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Issue Details: First known date: 2018... 2018 Vocal Womb and the Ekphrasis Machine (We Die)
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'The following text was written as a collaboration between Virginia Barratt and Quinn Eades, as an experimental work of ekphrastic ‘writing with’ or ‘writing to’ (Gale & Wyatt 2018), taking as its subject an operatic performance entitled ‘Vocal Womb’ by Eve Klein, a music technologist, popular music scholar and an operatic mezzo soprano and composer.

'The operatic work, ‘Vocal Womb’, comprised two arias, based on poems written by Quinn Eades and Virginia Barratt, arranged in a ‘post-operatic’ mode, to use a term proposed by Jelena Novak to speak about theorising a body-voice relationship in contemporary, post-dramatic and media-augmented operatic works, ‘where interventions upon the body-voice relation open possibilities not only for expanding the borders of the opera world further, but also for what is considered body and voice in opera’ (Novak 2015).

'The original poems engaged with notions of affectivity, the phenomenology of panic, birthing, the post-linguistic and its role in writing trauma and the body, and écriture matière (Eades 2015), which is writing matter/the material. The poem/arias were arranged within a composition of samples, electronic noise, Eve’s own body sounds amplified by stethoscopes, and live sound and video feeds. The original poems, already products of ‘the remainder’ (Lecercle 1990), were thus further de/composed with the result that the affective ‘noise’ of the texts was amplified.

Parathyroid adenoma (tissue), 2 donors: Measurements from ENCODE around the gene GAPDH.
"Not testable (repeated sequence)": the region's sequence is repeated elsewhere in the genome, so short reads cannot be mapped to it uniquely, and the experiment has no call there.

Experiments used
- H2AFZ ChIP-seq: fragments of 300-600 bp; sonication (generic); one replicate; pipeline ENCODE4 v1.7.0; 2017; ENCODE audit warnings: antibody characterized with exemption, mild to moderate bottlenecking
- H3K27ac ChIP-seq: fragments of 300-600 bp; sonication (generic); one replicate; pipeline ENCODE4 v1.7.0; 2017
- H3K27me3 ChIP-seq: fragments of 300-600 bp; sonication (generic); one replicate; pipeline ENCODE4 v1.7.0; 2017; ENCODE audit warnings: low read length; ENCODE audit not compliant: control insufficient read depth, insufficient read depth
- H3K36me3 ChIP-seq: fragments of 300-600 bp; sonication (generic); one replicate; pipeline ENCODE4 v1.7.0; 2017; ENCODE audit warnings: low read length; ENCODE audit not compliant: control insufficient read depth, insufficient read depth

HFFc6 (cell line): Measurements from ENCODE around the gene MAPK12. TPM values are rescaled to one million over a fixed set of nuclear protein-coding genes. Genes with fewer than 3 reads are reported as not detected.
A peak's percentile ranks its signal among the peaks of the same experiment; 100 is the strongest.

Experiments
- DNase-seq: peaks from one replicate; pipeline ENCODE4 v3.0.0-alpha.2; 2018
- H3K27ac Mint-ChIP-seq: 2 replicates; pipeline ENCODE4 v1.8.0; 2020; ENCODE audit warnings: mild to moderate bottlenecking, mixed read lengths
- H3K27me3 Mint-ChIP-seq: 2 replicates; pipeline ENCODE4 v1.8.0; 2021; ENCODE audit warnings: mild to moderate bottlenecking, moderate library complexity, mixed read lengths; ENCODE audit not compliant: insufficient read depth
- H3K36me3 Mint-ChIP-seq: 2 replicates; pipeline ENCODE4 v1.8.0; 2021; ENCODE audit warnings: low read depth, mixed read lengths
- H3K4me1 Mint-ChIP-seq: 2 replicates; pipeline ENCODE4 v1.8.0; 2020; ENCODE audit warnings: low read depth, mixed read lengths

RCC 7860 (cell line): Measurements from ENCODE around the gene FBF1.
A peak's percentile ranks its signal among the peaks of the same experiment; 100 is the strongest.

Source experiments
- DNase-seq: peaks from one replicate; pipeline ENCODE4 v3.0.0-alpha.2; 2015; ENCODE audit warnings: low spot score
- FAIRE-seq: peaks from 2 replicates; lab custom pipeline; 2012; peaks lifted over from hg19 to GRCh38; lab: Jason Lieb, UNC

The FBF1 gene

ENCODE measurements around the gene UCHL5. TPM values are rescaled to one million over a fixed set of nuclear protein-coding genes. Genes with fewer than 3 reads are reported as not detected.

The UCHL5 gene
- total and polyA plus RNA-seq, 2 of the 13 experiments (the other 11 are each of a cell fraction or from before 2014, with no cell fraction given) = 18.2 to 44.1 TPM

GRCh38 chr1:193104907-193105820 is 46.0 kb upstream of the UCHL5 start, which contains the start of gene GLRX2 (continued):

'The text ’Vocal Womb’ and the ekphrasis machine (we die) was the result of Barratt and Eades writing with and to the live arias in a constraint-based processual performance. In a dialogic relationship to the poem/arias, we were sensing the vitalities of the iterative always-becoming text, and coaxing out the new emergent poetics, feeding back in a spiralling exchange with our poems, and mining the remainder for the refrain.' (Introduction)

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    y separately published work icon Axon : Creative Explorations Materiality, Creativity, Material Poetics vol. 8 no. 1 May 2018 14093085 2018 periodical issue

    'Material poetics is not a new concept. The last century has seen the boundaries between creative genres dissolve, allowing attentiveness to materiality — once the exclusive concern of sculpture and craft — to pervade and tantalise less tangible practices. The development of a digital realm has not destroyed materiality, as originally feared, but served to foreground it; and the collaboration that can take place between digital and analogue, verbal and visual, is what drives this issue.

    'Writers such as Kristen Kreider (Poetics and Place: The Architecture of Sign, Subject and Site, 2014), Lyn Hejinian (The Language of Inquiry), James Stuart (The Material Poem), Astrid Lorange (On Language as Material), and others deal with language, its material properties, its affinitive qualities. Where creative practitioners in general work with physical, tangible materials – everything from paper and paint through to the body – writers typically have nothing but language as their material. However, words, phrases, sentences and lines have their own tactility and affordances, and this is explored in the special section in this issue – ‘The Poetic Line’, edited by Owen Bullock. His introduction provides a context to the line, its property and its potential; and the contributions to that section, as well as contributions by poets Geoff Page and Jackson to the main section, exemplify the material practices of poets.'  (Editorial introduction)

Last amended 22 Jun 2018 11:17:35